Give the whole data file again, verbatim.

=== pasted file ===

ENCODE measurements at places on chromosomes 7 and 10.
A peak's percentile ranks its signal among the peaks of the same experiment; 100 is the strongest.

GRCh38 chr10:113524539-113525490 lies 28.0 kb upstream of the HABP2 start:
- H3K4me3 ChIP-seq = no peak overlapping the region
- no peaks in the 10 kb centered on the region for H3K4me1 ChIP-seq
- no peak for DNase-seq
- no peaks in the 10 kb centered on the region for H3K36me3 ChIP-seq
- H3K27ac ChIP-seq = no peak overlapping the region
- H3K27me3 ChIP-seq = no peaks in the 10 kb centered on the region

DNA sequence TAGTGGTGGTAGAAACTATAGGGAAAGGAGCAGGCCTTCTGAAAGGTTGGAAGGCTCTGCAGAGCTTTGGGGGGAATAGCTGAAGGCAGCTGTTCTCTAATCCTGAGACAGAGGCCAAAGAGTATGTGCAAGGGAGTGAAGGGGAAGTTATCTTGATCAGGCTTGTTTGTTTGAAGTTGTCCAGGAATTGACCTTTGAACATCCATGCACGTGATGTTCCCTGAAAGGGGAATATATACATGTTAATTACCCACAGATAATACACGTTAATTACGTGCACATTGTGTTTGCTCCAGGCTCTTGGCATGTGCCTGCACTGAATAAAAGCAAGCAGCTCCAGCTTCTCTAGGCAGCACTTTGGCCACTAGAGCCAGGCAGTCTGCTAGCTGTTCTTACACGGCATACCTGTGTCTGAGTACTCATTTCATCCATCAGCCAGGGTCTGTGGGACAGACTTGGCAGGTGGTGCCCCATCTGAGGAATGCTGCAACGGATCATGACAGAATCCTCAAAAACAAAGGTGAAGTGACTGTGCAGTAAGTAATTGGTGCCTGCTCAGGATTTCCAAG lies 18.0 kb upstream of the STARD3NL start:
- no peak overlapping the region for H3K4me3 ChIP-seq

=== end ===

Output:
ENCODE measurements at places on chromosomes 7 and 10.
A peak's percentile ranks its signal among the peaks of the same experiment; 100 is the strongest.

GRCh38 chr10:113524539-113525490 lies 28.0 kb upstream of the HABP2 start:
- H3K4me3 ChIP-seq = no peak overlapping the region
- no peaks in the 10 kb centered on the region for H3K4me1 ChIP-seq
- no peak for DNase-seq
- no peaks in the 10 kb centered on the region for H3K36me3 ChIP-seq
- H3K27ac ChIP-seq = no peak overlapping the region
- H3K27me3 ChIP-seq = no peaks in the 10 kb centered on the region

DNA sequence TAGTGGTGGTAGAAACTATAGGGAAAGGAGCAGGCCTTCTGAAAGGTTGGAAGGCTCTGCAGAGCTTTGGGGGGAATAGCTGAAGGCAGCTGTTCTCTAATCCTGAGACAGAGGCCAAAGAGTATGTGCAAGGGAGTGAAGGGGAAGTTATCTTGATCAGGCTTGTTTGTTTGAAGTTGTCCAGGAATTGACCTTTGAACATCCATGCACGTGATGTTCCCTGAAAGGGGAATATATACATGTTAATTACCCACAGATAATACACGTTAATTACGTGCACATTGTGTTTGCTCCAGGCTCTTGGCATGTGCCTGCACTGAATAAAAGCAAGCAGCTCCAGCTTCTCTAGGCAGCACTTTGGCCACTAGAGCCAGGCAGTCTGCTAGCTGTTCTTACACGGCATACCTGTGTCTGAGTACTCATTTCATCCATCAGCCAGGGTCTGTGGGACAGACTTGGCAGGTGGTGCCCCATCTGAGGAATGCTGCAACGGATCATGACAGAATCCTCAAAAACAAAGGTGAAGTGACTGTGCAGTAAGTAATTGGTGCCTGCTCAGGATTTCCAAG lies 18.0 kb upstream of the STARD3NL start:
- no peak overlapping the region for H3K4me3 ChIP-seq